Private and institutional collecting

Reviving Chinese interest

With an ever-increasing number of Chinese having substantial discretionary incomes, comes an interest in how to spend it. Collecting artwork is one among many new passions that can be realized. There are many kinds of collectors, and they face different challenges and opportunities. For collectors of contemporary art, the difficulty is to distinguish what is ‘genuinely meaningful’ or will have ‘lasting importance (and value)’ amid the tide of production. They may incline to take reference from critics and leading galleries. The pleasure of collecting contemporary work is often the sense of closeness it holds for all the parties involved – it is the art of our time.

By contrast, collecting of past art is an adventure in coming to terms with the longer span of history and culture. It often implies an implicit comparison of the present with the past, and an imaginative interpretation of Chinese experience. In contrast to contemporary art, there is also the appeal of the past as representing a storehouse of value and treasure that is ‘beyond doubt’.

And there is the opportunity. The auction market has grown dramatically and there is now a sudden supply of historical art to choose from in many categories.This is seen by some as a once in a lifetime chance, especially with literati painting of the Ming (1368-1644) and early Qing (1644-1911) periods. While major Chinese and international museums have built some collections in this area—which serve as important reference standards—they have not yet swept all from private circulation. By contrast, owing to rarity and the sustained interest of earlier generations of museum curators, there are few significant Song (960-1279) and Yuan (1279-1368) paintings in private hands.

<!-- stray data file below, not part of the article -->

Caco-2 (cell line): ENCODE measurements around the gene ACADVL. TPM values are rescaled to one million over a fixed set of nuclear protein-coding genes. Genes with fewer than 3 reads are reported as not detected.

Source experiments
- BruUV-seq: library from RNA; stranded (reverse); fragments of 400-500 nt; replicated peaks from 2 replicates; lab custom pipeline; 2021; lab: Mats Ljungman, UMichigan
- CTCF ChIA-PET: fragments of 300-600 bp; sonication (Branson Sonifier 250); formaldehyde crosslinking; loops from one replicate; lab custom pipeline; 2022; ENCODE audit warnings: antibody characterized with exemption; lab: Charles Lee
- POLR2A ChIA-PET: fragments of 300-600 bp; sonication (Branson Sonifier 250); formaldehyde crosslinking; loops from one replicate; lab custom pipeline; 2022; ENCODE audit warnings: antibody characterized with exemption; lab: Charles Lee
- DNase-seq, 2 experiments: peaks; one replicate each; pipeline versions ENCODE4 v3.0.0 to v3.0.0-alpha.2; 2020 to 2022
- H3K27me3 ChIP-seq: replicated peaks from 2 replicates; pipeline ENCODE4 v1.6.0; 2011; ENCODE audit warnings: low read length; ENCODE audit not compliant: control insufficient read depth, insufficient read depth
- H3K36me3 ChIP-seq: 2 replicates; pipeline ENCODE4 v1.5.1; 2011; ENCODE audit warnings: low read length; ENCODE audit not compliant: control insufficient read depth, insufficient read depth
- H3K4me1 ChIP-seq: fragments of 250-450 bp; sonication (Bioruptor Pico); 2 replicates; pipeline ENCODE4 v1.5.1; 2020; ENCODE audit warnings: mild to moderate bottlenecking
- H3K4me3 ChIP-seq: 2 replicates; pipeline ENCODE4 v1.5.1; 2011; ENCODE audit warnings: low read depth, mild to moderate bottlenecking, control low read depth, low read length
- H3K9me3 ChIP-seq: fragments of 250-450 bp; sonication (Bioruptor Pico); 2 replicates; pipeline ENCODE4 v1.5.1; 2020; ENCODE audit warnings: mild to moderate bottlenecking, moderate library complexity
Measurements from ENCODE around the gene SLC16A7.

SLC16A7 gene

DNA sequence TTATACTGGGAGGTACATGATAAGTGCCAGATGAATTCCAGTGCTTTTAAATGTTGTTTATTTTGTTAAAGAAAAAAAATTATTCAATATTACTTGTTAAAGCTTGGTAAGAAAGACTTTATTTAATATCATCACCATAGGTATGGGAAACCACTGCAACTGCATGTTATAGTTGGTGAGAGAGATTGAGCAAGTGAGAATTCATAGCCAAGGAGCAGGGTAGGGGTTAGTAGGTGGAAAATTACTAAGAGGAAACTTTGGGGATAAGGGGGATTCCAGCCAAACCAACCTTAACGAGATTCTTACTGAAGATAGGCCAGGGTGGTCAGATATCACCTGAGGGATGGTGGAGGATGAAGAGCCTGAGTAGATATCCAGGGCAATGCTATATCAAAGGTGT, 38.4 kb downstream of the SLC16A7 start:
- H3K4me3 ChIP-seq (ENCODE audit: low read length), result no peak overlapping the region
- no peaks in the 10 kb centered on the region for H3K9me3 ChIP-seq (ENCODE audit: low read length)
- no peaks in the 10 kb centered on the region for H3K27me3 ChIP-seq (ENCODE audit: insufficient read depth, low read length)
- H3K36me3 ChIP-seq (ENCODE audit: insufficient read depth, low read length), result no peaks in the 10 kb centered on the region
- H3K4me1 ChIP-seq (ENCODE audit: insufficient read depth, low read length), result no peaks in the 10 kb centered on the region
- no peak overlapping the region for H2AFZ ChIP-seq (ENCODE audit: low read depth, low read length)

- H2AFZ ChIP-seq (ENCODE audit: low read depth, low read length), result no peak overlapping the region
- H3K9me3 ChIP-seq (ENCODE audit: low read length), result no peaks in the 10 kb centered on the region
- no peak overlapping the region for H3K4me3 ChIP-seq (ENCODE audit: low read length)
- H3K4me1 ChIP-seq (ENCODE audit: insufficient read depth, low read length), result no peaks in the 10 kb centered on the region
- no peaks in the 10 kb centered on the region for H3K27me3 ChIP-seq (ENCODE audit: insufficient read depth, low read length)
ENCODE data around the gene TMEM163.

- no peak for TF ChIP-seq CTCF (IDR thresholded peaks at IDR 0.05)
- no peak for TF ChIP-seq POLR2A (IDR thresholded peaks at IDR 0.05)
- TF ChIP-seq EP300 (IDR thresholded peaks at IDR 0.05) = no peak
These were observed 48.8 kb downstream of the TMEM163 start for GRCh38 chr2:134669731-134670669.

Institutionally, China is pursuing a modernist agenda, creating and extending museums and university collections. There are plans to build 1,500 new museums in the next decade at national and local levels as part of its cultural development policy. These new museums will express the ambitions of China's emerging cities and institutions. Private individuals and corporations will have the opportunity to contribute, and prestige and recognition will be given to generous donors. This new phenomenon will likely mirror the experience of museum creation in the US in the late-nineteenth century and a process that took nearly a century in America may to be telescoped into little more than a couple of decades in China. Bricks and mortar and purchase of contents will however be more easily managed than operations, where mature systems and expertise may take some time to develop.

Important cultural heritage such as Chinese Classical painting will undoubtedly be the core of at least hundred new museums. With this, several new developments are anticipated. First, there will be a new generation of art historians entering museums, giving renewed importance to Chinese Classical painting and reassurance on quality and authenticity. Second, there will also be increased collaboration among Chinese and international museums for training, and for loans of important artworks and traveling exhibitions, making Chinese Classical painting more accessible to new audiences in China and globally. Third, as museum collections grow, remaining rare artworks will be permanently removed from the reach of private collectors.